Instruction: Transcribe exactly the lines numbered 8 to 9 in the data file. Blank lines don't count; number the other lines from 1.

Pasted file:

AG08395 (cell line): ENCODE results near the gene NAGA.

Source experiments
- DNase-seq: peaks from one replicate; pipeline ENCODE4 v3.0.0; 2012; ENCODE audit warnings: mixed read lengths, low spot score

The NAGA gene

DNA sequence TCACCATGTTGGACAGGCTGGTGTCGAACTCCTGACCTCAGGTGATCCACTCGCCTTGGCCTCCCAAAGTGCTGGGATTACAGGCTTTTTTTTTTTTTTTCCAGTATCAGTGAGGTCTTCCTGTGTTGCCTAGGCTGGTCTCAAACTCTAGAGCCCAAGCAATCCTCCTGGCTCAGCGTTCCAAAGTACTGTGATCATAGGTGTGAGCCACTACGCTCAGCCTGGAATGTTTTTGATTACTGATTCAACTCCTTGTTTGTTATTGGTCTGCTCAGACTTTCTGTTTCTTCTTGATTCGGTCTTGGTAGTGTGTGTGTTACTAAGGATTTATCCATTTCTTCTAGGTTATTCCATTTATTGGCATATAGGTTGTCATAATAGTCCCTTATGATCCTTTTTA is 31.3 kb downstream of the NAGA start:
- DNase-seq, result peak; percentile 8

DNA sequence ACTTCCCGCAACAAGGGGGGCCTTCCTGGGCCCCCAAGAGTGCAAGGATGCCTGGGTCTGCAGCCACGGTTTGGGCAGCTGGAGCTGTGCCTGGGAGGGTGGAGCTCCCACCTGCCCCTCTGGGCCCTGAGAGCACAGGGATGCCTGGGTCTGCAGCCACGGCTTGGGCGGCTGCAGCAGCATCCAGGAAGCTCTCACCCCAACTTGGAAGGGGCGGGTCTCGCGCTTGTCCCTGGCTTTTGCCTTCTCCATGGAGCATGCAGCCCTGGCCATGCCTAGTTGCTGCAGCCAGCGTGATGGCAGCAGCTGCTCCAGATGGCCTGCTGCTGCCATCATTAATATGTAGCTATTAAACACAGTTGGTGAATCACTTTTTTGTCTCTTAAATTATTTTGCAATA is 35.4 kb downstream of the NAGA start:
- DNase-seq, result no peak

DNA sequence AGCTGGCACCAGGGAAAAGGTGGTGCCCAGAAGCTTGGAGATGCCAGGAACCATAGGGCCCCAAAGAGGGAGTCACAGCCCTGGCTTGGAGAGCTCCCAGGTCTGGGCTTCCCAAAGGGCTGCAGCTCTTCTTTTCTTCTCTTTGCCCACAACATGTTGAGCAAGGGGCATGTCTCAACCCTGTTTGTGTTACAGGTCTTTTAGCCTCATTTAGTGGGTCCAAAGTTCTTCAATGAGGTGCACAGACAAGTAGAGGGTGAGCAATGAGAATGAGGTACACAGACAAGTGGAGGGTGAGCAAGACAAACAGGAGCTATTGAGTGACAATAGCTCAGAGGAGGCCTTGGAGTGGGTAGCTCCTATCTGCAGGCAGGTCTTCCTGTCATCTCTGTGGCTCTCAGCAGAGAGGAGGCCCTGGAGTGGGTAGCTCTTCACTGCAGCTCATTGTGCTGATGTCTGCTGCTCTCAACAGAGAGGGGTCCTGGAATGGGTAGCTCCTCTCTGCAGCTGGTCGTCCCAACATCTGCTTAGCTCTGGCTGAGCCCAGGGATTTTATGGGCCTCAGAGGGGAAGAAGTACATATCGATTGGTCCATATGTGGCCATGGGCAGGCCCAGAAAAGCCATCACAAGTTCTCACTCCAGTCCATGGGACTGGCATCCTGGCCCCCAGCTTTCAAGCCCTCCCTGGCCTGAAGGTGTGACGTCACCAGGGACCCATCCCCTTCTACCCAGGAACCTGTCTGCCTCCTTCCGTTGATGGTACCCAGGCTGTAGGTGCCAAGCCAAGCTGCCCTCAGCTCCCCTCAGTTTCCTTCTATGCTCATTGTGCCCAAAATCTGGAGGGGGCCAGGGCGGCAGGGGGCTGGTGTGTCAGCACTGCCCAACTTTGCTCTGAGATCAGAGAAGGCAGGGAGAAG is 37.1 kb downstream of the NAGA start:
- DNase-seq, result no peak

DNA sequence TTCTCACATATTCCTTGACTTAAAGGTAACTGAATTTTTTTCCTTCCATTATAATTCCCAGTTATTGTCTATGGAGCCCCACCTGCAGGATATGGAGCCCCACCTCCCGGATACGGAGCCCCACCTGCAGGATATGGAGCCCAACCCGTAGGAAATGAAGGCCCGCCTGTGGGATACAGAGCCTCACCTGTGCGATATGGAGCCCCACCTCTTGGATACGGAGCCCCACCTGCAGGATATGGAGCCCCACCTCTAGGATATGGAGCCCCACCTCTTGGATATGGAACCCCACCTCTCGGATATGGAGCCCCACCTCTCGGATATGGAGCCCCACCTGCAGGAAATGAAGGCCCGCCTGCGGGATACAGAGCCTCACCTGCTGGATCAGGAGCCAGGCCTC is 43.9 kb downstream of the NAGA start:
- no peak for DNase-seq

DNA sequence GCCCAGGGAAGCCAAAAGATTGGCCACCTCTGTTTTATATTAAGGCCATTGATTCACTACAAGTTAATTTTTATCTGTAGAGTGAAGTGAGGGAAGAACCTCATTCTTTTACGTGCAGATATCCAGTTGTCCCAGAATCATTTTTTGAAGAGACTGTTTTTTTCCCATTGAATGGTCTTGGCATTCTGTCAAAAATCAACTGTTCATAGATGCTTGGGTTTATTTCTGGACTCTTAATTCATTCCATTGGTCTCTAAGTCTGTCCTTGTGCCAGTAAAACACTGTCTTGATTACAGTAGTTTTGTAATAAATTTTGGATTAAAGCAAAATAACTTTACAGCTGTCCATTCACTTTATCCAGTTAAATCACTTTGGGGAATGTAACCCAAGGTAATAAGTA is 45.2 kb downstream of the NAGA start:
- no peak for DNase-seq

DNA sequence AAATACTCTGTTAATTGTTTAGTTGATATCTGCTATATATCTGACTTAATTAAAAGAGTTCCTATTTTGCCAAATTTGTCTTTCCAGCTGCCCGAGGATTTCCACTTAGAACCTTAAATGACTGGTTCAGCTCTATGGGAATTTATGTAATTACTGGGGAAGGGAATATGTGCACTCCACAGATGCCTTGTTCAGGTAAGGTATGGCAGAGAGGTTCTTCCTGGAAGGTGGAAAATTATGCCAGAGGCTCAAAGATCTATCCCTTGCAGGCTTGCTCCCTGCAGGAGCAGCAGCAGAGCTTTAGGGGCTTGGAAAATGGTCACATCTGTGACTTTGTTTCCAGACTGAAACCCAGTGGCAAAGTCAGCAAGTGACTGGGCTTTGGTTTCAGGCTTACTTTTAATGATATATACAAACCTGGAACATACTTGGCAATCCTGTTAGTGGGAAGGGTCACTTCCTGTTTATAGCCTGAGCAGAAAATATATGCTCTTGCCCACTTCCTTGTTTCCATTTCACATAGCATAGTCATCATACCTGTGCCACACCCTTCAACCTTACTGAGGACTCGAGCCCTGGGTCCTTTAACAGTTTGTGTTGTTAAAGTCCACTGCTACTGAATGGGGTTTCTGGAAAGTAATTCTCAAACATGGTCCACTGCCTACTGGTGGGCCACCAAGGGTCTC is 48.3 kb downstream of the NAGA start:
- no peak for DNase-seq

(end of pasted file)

- DNase-seq, result no peak

DNA sequence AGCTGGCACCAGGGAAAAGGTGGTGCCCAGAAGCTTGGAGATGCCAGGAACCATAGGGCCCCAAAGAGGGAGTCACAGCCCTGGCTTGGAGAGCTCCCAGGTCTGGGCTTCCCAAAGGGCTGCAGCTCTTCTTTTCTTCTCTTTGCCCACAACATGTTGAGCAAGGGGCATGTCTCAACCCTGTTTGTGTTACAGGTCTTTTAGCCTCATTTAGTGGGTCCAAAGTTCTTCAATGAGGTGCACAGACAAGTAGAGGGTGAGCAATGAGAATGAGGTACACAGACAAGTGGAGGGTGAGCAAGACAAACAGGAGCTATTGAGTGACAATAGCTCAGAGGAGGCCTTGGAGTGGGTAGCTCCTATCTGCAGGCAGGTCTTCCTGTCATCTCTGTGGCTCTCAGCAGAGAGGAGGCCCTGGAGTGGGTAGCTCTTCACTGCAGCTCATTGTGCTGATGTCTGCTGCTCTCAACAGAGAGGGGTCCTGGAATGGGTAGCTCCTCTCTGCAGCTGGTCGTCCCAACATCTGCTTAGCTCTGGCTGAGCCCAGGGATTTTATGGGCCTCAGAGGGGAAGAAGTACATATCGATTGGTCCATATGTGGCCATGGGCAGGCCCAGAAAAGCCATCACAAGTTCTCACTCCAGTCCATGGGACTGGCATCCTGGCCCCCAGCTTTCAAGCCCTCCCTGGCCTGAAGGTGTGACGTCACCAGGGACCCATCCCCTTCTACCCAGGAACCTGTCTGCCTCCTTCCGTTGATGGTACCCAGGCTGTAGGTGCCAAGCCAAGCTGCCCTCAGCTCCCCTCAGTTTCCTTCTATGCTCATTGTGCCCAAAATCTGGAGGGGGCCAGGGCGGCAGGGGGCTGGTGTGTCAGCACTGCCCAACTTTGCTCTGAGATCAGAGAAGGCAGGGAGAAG is 37.1 kb downstream of the NAGA start: